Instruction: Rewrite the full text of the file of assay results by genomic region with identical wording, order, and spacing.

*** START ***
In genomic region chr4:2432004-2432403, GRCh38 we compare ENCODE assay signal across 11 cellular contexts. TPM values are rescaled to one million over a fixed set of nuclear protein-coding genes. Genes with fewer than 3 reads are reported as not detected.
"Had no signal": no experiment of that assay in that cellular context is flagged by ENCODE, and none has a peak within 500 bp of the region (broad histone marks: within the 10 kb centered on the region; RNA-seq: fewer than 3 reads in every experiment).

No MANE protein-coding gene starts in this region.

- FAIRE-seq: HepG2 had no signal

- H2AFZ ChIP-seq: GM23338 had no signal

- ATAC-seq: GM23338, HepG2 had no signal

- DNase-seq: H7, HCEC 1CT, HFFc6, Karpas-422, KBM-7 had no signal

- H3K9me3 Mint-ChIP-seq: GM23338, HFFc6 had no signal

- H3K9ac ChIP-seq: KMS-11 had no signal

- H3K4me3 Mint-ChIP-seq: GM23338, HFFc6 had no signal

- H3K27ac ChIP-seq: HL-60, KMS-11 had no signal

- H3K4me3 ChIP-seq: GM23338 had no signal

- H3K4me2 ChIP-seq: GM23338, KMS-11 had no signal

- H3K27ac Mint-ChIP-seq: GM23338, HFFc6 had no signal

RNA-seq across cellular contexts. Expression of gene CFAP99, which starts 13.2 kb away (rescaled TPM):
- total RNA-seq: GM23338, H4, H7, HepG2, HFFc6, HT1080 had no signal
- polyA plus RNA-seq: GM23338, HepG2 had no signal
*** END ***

In genomic region chr4:2432004-2432403, GRCh38 we compare ENCODE assay signal across 11 cellular contexts. TPM values are rescaled to one million over a fixed set of nuclear protein-coding genes. Genes with fewer than 3 reads are reported as not detected.
"Had no signal": no experiment of that assay in that cellular context is flagged by ENCODE, and none has a peak within 500 bp of the region (broad histone marks: within the 10 kb centered on the region; RNA-seq: fewer than 3 reads in every experiment).

No MANE protein-coding gene starts in this region.

- FAIRE-seq: HepG2 had no signal

- H2AFZ ChIP-seq: GM23338 had no signal

- ATAC-seq: GM23338, HepG2 had no signal

- DNase-seq: H7, HCEC 1CT, HFFc6, Karpas-422, KBM-7 had no signal

- H3K9me3 Mint-ChIP-seq: GM23338, HFFc6 had no signal

- H3K9ac ChIP-seq: KMS-11 had no signal

- H3K4me3 Mint-ChIP-seq: GM23338, HFFc6 had no signal

- H3K27ac ChIP-seq: HL-60, KMS-11 had no signal

- H3K4me3 ChIP-seq: GM23338 had no signal

- H3K4me2 ChIP-seq: GM23338, KMS-11 had no signal

- H3K27ac Mint-ChIP-seq: GM23338, HFFc6 had no signal

RNA-seq across cellular contexts. Expression of gene CFAP99, which starts 13.2 kb away (rescaled TPM):
- total RNA-seq: GM23338, H4, H7, HepG2, HFFc6, HT1080 had no signal
- polyA plus RNA-seq: GM23338, HepG2 had no signal